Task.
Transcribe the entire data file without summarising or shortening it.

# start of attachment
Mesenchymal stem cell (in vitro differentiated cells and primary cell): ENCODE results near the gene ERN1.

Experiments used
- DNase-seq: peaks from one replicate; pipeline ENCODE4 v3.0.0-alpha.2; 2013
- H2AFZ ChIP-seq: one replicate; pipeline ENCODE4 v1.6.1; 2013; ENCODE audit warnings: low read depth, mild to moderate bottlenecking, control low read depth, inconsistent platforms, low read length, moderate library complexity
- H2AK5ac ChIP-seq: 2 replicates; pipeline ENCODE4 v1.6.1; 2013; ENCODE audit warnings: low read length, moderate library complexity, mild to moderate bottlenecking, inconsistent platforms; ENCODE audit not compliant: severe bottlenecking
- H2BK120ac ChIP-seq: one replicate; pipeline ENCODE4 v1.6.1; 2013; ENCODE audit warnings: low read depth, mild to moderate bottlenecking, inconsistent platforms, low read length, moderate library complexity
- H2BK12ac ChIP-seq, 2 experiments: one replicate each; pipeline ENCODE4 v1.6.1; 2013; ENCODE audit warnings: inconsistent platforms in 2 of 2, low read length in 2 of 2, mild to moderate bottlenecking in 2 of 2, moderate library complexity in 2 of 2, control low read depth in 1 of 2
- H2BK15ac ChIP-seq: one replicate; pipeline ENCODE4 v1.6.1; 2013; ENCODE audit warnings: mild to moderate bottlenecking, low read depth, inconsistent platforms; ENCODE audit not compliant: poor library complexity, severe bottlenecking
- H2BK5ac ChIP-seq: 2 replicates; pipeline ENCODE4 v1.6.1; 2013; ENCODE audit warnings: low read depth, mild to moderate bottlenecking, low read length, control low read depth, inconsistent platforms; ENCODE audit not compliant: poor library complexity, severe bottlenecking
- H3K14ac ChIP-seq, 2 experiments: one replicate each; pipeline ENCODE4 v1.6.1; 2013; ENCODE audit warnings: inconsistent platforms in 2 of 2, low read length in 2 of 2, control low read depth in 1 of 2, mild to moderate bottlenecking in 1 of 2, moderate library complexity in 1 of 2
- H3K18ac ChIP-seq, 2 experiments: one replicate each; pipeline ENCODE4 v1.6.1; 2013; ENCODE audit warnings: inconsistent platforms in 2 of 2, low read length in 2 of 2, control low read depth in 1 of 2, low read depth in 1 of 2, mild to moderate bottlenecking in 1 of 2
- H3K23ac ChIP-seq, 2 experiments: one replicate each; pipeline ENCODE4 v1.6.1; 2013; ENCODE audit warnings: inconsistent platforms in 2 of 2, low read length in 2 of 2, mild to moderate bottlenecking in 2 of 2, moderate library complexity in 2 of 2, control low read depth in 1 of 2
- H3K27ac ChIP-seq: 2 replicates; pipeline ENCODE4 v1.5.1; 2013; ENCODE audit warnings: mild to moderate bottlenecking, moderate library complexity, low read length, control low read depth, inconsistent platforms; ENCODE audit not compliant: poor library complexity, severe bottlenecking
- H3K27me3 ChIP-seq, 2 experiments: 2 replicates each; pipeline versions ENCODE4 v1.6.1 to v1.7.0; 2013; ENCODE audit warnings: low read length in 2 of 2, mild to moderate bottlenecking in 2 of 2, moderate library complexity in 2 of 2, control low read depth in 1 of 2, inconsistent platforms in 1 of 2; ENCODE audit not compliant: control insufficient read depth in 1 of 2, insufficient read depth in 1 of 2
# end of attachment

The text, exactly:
Mesenchymal stem cell (in vitro differentiated cells and primary cell): ENCODE results near the gene ERN1.

Experiments used
- DNase-seq: peaks from one replicate; pipeline ENCODE4 v3.0.0-alpha.2; 2013
- H2AFZ ChIP-seq: one replicate; pipeline ENCODE4 v1.6.1; 2013; ENCODE audit warnings: low read depth, mild to moderate bottlenecking, control low read depth, inconsistent platforms, low read length, moderate library complexity
- H2AK5ac ChIP-seq: 2 replicates; pipeline ENCODE4 v1.6.1; 2013; ENCODE audit warnings: low read length, moderate library complexity, mild to moderate bottlenecking, inconsistent platforms; ENCODE audit not compliant: severe bottlenecking
- H2BK120ac ChIP-seq: one replicate; pipeline ENCODE4 v1.6.1; 2013; ENCODE audit warnings: low read depth, mild to moderate bottlenecking, inconsistent platforms, low read length, moderate library complexity
- H2BK12ac ChIP-seq, 2 experiments: one replicate each; pipeline ENCODE4 v1.6.1; 2013; ENCODE audit warnings: inconsistent platforms in 2 of 2, low read length in 2 of 2, mild to moderate bottlenecking in 2 of 2, moderate library complexity in 2 of 2, control low read depth in 1 of 2
- H2BK15ac ChIP-seq: one replicate; pipeline ENCODE4 v1.6.1; 2013; ENCODE audit warnings: mild to moderate bottlenecking, low read depth, inconsistent platforms; ENCODE audit not compliant: poor library complexity, severe bottlenecking
- H2BK5ac ChIP-seq: 2 replicates; pipeline ENCODE4 v1.6.1; 2013; ENCODE audit warnings: low read depth, mild to moderate bottlenecking, low read length, control low read depth, inconsistent platforms; ENCODE audit not compliant: poor library complexity, severe bottlenecking
- H3K14ac ChIP-seq, 2 experiments: one replicate each; pipeline ENCODE4 v1.6.1; 2013; ENCODE audit warnings: inconsistent platforms in 2 of 2, low read length in 2 of 2, control low read depth in 1 of 2, mild to moderate bottlenecking in 1 of 2, moderate library complexity in 1 of 2
- H3K18ac ChIP-seq, 2 experiments: one replicate each; pipeline ENCODE4 v1.6.1; 2013; ENCODE audit warnings: inconsistent platforms in 2 of 2, low read length in 2 of 2, control low read depth in 1 of 2, low read depth in 1 of 2, mild to moderate bottlenecking in 1 of 2
- H3K23ac ChIP-seq, 2 experiments: one replicate each; pipeline ENCODE4 v1.6.1; 2013; ENCODE audit warnings: inconsistent platforms in 2 of 2, low read length in 2 of 2, mild to moderate bottlenecking in 2 of 2, moderate library complexity in 2 of 2, control low read depth in 1 of 2
- H3K27ac ChIP-seq: 2 replicates; pipeline ENCODE4 v1.5.1; 2013; ENCODE audit warnings: mild to moderate bottlenecking, moderate library complexity, low read length, control low read depth, inconsistent platforms; ENCODE audit not compliant: poor library complexity, severe bottlenecking
- H3K27me3 ChIP-seq, 2 experiments: 2 replicates each; pipeline versions ENCODE4 v1.6.1 to v1.7.0; 2013; ENCODE audit warnings: low read length in 2 of 2, mild to moderate bottlenecking in 2 of 2, moderate library complexity in 2 of 2, control low read depth in 1 of 2, inconsistent platforms in 1 of 2; ENCODE audit not compliant: control insufficient read depth in 1 of 2, insufficient read depth in 1 of 2